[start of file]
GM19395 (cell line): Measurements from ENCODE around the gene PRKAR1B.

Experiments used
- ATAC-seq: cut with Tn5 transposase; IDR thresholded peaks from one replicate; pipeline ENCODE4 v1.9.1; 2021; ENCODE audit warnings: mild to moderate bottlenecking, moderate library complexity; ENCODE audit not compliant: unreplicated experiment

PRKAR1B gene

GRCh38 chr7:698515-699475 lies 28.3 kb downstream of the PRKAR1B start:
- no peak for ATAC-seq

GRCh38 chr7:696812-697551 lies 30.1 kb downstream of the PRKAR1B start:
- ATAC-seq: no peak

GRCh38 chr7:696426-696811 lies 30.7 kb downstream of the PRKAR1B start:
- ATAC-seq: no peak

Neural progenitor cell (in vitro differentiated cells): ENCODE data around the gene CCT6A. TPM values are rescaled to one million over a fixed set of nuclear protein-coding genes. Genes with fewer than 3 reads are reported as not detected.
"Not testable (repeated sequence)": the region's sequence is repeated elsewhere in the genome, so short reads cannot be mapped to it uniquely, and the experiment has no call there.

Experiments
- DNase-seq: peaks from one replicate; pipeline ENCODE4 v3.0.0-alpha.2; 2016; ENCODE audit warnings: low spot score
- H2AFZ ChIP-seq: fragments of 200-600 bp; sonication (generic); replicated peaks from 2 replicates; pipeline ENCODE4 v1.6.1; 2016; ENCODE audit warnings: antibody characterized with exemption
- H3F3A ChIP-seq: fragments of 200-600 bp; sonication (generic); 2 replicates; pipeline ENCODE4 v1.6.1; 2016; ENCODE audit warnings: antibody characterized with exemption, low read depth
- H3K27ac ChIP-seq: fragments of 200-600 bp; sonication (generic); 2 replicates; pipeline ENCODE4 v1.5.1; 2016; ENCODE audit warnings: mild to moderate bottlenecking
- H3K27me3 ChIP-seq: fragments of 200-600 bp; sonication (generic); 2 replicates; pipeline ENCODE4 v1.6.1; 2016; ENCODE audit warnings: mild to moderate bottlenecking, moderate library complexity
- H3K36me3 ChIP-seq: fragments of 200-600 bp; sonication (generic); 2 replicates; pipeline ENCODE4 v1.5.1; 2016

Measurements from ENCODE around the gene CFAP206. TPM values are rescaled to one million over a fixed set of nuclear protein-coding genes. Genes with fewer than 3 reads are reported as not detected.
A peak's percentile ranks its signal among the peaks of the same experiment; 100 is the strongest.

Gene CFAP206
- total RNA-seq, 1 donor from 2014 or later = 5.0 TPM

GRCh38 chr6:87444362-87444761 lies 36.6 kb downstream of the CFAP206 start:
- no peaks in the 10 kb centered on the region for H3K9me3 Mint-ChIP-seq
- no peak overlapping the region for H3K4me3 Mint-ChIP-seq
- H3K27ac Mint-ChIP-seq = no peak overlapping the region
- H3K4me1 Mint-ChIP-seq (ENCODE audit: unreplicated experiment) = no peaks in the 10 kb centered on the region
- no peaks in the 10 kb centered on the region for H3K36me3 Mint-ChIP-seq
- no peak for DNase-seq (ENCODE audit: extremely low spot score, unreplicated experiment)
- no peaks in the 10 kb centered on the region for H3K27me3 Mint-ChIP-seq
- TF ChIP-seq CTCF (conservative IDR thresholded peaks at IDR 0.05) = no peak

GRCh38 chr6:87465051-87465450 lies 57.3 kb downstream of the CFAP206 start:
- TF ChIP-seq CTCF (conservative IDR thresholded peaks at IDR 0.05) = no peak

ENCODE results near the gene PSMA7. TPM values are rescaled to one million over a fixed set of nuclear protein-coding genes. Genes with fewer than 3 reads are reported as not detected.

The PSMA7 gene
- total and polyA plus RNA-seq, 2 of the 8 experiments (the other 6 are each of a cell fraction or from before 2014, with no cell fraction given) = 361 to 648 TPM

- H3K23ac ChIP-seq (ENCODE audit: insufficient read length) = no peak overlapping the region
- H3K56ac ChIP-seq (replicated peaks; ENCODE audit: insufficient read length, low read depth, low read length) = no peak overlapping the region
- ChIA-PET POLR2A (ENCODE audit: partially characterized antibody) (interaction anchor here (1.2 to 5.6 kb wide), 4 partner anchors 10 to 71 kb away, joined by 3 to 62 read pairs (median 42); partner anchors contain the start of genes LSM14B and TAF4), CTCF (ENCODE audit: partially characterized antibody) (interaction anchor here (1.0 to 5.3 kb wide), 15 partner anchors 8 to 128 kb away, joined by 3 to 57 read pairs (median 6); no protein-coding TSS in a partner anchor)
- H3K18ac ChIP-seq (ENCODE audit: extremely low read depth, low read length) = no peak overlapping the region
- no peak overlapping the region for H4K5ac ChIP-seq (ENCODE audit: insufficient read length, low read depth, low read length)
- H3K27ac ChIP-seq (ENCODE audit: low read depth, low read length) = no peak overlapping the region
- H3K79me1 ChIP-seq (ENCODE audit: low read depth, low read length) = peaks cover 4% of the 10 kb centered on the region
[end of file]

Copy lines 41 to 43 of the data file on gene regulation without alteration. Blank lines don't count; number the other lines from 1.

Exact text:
- H3K18ac ChIP-seq (ENCODE audit: extremely low read depth, low read length) = no peak overlapping the region
- no peak overlapping the region for H4K5ac ChIP-seq (ENCODE audit: insufficient read length, low read depth, low read length)
- H3K27ac ChIP-seq (ENCODE audit: low read depth, low read length) = no peak overlapping the region